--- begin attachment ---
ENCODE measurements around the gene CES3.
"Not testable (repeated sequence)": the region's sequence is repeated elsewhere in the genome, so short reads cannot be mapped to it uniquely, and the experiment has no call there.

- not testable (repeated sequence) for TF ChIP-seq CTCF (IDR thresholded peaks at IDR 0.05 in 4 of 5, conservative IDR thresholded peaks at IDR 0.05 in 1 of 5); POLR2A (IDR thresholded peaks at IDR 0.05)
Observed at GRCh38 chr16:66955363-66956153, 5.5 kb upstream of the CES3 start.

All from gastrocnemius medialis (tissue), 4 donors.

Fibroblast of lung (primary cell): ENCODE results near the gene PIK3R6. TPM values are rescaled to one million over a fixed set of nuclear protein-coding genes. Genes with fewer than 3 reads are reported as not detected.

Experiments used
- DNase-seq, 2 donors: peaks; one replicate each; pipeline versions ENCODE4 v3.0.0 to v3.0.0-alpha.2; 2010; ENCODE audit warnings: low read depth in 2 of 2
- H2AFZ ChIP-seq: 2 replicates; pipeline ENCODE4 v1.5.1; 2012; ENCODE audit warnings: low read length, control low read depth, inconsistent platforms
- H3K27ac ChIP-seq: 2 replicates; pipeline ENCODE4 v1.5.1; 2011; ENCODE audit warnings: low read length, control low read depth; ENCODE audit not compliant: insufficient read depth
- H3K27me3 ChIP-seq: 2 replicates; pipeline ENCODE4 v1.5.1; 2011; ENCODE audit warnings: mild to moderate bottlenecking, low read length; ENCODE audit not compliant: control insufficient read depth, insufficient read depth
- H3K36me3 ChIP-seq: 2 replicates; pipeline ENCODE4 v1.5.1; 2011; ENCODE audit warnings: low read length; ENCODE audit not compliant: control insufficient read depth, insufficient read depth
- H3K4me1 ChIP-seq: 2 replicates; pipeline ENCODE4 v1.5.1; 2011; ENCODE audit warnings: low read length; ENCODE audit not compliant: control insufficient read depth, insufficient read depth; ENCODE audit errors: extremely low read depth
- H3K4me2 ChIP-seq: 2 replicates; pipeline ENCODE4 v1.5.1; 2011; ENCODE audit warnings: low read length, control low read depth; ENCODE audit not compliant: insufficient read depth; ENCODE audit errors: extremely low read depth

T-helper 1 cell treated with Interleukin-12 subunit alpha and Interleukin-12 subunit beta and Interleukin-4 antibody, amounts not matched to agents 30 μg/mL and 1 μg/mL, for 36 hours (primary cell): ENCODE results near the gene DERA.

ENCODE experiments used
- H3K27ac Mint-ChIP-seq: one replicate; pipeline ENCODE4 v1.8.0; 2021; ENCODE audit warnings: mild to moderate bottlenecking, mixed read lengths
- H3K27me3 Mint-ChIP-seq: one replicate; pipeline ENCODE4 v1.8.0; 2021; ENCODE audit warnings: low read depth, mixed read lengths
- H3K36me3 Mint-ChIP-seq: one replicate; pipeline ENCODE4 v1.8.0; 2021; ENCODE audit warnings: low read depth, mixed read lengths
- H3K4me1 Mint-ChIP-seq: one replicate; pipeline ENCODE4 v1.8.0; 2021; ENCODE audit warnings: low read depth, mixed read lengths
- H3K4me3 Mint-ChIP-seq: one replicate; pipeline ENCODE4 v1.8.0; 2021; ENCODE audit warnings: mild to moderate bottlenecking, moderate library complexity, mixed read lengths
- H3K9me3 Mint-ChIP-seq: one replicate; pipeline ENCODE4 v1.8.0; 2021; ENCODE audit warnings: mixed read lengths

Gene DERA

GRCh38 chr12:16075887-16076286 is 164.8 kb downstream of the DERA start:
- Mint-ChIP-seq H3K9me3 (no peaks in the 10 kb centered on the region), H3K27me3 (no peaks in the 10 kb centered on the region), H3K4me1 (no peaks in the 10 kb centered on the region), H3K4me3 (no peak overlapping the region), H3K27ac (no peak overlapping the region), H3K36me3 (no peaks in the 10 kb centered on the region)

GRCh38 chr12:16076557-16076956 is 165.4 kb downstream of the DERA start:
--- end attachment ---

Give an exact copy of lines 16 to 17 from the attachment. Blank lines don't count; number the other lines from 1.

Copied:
ENCODE experiments used
- H3K27ac Mint-ChIP-seq: one replicate; pipeline ENCODE4 v1.8.0; 2021; ENCODE audit warnings: mild to moderate bottlenecking, mixed read lengths